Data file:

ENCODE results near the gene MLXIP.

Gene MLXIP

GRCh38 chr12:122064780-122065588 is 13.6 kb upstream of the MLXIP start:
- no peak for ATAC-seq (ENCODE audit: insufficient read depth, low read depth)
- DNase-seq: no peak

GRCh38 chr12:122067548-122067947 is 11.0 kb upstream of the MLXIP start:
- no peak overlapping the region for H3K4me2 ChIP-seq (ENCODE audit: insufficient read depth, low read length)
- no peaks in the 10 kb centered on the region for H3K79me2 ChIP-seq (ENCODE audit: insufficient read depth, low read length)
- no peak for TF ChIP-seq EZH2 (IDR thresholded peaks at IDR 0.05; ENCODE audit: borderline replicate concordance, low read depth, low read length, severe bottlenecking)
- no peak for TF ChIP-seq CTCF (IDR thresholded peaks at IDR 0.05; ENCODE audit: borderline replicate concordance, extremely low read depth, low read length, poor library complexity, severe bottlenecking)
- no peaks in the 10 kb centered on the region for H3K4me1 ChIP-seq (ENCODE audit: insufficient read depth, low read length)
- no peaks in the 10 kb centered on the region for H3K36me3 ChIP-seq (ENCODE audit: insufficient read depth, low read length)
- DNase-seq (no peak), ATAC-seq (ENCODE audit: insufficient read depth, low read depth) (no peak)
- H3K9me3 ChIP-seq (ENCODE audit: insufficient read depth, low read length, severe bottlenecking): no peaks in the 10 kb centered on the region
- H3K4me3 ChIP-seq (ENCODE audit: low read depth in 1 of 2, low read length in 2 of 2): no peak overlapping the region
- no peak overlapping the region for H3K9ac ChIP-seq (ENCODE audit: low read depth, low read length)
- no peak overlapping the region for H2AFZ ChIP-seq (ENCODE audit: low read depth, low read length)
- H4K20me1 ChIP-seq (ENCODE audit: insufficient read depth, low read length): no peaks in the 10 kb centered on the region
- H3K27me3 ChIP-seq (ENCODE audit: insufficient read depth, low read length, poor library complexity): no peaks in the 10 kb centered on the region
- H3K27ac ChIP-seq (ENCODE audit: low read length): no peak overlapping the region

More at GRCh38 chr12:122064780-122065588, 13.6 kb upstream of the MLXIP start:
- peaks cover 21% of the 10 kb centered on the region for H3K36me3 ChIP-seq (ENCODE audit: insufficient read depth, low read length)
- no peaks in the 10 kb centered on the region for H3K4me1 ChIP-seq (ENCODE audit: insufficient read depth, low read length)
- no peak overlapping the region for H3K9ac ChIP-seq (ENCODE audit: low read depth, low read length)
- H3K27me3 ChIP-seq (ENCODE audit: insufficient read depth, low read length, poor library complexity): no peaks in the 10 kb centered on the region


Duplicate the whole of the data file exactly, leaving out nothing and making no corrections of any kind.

ENCODE results near the gene MLXIP.

Gene MLXIP

GRCh38 chr12:122064780-122065588 is 13.6 kb upstream of the MLXIP start:
- no peak for ATAC-seq (ENCODE audit: insufficient read depth, low read depth)
- DNase-seq: no peak

GRCh38 chr12:122067548-122067947 is 11.0 kb upstream of the MLXIP start:
- no peak overlapping the region for H3K4me2 ChIP-seq (ENCODE audit: insufficient read depth, low read length)
- no peaks in the 10 kb centered on the region for H3K79me2 ChIP-seq (ENCODE audit: insufficient read depth, low read length)
- no peak for TF ChIP-seq EZH2 (IDR thresholded peaks at IDR 0.05; ENCODE audit: borderline replicate concordance, low read depth, low read length, severe bottlenecking)
- no peak for TF ChIP-seq CTCF (IDR thresholded peaks at IDR 0.05; ENCODE audit: borderline replicate concordance, extremely low read depth, low read length, poor library complexity, severe bottlenecking)
- no peaks in the 10 kb centered on the region for H3K4me1 ChIP-seq (ENCODE audit: insufficient read depth, low read length)
- no peaks in the 10 kb centered on the region for H3K36me3 ChIP-seq (ENCODE audit: insufficient read depth, low read length)
- DNase-seq (no peak), ATAC-seq (ENCODE audit: insufficient read depth, low read depth) (no peak)
- H3K9me3 ChIP-seq (ENCODE audit: insufficient read depth, low read length, severe bottlenecking): no peaks in the 10 kb centered on the region
- H3K4me3 ChIP-seq (ENCODE audit: low read depth in 1 of 2, low read length in 2 of 2): no peak overlapping the region
- no peak overlapping the region for H3K9ac ChIP-seq (ENCODE audit: low read depth, low read length)
- no peak overlapping the region for H2AFZ ChIP-seq (ENCODE audit: low read depth, low read length)
- H4K20me1 ChIP-seq (ENCODE audit: insufficient read depth, low read length): no peaks in the 10 kb centered on the region
- H3K27me3 ChIP-seq (ENCODE audit: insufficient read depth, low read length, poor library complexity): no peaks in the 10 kb centered on the region
- H3K27ac ChIP-seq (ENCODE audit: low read length): no peak overlapping the region

More at GRCh38 chr12:122064780-122065588, 13.6 kb upstream of the MLXIP start:
- peaks cover 21% of the 10 kb centered on the region for H3K36me3 ChIP-seq (ENCODE audit: insufficient read depth, low read length)
- no peaks in the 10 kb centered on the region for H3K4me1 ChIP-seq (ENCODE audit: insufficient read depth, low read length)
- no peak overlapping the region for H3K9ac ChIP-seq (ENCODE audit: low read depth, low read length)
- H3K27me3 ChIP-seq (ENCODE audit: insufficient read depth, low read length, poor library complexity): no peaks in the 10 kb centered on the region